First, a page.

Stage 3 – the final stage is the passing of the placenta, and it normally occurs within 1 hour of the mare giving birth. You should keep the placenta for the vet to examine to ensure none of it has been retained. If the placenta has not been passed within 3 hours, veterinary assistance is required.
If at any time, any of these stages are not going smoothly, it is always wise to seek veterinary advice. Things to look out for that signal things are not going as they should be:
- If uterine contractions start but then diminish or stop completely
- Stage 2 if labour takes more than 30 minutes
- If a red coloured bag appears at the vulva
- The foal’s presentation is unusual (they should appear at the vulva as two legs/hooves followed closely by their nose/head)
Keeping a close eye and monitoring daily behaviours is vital in the days following the birth. It will allow you to spot any early signs of ill health so it can be treated before things become more complicated.
Diarrhoea is seen quite commonly in foals and there can be a variety of reasons why this happens.
- You may encounter “Foal Heat” which normally occurs when the foal is a week old. This can happen due to the mare going back into season after foaling but also the foal’s digestive system adjusting. Overall, they should remain bright and continue to feed but if not, it is best to get them checked over in case there is some sort of infection.
- Foals can also get severe diarrhoea due to picking up different types of bacteria from the environment or the mare.
- There are more serious conditions that can cause diarrhoea such as viruses, the most common being Rotavirus. Foals will be very off colour, may have a fever and become dehydrated and sometimes colicky. With these cases, it is vital you seek veterinary advice and get started with treatment.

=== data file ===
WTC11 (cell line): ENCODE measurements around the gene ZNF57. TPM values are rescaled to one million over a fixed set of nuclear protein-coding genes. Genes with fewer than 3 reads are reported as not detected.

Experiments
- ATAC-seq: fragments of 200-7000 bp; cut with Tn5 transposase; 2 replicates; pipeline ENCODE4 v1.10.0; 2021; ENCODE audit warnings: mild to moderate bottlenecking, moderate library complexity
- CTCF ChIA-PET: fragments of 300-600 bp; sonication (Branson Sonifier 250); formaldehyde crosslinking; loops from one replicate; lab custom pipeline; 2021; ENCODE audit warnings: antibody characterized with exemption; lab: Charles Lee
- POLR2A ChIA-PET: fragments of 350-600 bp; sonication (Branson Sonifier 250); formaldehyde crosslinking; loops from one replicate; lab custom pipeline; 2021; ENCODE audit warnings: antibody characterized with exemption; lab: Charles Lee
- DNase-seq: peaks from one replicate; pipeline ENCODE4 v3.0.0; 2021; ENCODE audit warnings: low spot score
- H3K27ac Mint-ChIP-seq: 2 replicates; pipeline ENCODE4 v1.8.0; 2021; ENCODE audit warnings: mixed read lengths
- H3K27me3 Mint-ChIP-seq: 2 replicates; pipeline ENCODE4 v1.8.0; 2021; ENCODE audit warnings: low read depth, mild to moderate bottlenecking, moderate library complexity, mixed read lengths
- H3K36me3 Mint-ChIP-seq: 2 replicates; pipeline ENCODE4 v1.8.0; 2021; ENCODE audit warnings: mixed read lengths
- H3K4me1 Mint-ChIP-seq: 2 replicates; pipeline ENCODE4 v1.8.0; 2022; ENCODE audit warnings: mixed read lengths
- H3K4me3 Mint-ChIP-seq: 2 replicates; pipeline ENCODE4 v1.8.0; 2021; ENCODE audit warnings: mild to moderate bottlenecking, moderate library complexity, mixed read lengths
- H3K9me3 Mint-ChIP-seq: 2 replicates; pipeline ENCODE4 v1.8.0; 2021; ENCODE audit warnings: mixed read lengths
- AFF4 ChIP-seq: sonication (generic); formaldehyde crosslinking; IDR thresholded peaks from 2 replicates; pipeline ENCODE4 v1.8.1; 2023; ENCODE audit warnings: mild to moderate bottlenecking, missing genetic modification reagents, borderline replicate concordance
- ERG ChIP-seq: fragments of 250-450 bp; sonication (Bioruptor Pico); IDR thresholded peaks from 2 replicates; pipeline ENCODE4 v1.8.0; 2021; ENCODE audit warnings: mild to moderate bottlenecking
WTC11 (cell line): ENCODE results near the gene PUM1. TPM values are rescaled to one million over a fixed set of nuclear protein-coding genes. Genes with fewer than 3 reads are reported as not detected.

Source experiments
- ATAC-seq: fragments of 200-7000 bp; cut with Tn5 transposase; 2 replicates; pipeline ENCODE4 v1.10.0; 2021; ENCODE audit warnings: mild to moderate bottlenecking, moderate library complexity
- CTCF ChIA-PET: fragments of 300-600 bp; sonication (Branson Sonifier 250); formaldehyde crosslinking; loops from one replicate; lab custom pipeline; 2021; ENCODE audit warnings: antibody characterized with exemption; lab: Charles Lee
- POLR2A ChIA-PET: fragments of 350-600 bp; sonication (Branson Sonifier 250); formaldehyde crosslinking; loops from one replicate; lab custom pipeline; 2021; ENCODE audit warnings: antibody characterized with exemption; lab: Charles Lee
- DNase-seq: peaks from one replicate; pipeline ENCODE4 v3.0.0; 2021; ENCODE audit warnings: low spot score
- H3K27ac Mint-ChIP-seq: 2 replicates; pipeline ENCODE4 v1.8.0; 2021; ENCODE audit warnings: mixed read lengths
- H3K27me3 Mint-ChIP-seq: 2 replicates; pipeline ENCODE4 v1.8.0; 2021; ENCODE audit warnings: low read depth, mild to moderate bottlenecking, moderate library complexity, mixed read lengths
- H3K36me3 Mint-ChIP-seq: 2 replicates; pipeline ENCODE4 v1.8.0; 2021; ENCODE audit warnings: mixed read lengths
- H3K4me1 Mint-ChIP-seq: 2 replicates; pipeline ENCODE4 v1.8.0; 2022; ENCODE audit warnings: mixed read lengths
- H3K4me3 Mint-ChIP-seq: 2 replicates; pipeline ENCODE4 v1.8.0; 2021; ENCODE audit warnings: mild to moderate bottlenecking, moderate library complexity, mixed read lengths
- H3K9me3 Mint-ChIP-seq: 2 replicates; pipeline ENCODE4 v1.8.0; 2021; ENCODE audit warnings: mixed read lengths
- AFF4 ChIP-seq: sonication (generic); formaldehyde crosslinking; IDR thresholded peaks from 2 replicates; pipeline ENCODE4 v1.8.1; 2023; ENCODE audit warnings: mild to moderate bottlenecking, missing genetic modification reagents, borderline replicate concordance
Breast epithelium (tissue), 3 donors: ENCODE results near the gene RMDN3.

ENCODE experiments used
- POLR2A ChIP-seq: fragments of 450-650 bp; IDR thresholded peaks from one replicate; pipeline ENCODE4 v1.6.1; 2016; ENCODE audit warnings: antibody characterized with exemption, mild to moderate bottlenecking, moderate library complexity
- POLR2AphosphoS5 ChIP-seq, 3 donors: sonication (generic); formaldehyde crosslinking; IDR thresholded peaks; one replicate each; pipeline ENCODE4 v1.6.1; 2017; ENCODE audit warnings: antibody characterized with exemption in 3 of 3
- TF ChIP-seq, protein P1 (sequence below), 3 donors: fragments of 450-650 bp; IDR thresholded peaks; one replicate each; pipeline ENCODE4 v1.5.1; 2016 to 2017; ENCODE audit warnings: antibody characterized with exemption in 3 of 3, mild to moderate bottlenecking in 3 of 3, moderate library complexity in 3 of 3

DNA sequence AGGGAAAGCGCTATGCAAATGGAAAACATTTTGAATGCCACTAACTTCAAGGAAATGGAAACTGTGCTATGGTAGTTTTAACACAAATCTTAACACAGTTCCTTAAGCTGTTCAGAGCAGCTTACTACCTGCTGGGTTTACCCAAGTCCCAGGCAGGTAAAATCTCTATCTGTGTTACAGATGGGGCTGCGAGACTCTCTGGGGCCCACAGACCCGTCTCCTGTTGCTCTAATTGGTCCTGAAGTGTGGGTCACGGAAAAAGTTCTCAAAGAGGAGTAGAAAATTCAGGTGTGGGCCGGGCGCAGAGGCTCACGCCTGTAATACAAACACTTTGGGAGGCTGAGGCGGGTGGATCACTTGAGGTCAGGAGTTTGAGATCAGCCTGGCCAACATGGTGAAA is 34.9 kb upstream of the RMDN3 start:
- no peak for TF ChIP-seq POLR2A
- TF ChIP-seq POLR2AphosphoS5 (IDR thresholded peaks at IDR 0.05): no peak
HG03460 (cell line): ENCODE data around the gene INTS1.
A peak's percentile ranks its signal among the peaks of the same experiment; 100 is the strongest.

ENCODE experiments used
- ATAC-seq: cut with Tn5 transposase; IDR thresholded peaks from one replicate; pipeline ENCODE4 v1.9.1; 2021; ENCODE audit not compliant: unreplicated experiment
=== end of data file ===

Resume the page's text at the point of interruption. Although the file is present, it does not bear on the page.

Other unfortunate complications could include the loss of a mare or the mare rejecting her foal, so the foal is unable to feed. In these cases, trying to find a foster mare is the best outcome for the foal however, you may need to resort to some hand-rearing too (although it is very time consuming due to the amount of milk they require).
What is FoalStim?
If we do encounter any of these post-partum complications, having a supplement to hand can be extremely helpful. FoalStim is a Colostrum and Probiotic nutritional supplement to help with newborn foals that are weak or underweight, failing to suckle or initially thrive.
FoalStim comes in a ready to use 20ml syringe that provides an immediate energy supply for foals that may be struggling. It also helps to support the immune system with a Colostrum content of 5% so useful for any foals with diarrhoea due to bacteria, it also contains fat and water-soluble vitamin groups to improve their nutritional condition.
FoalStim is also a fantastic supplement for any foster foals as it enables you to administer the Colostrum, which they may not have been able to obtain from their mother.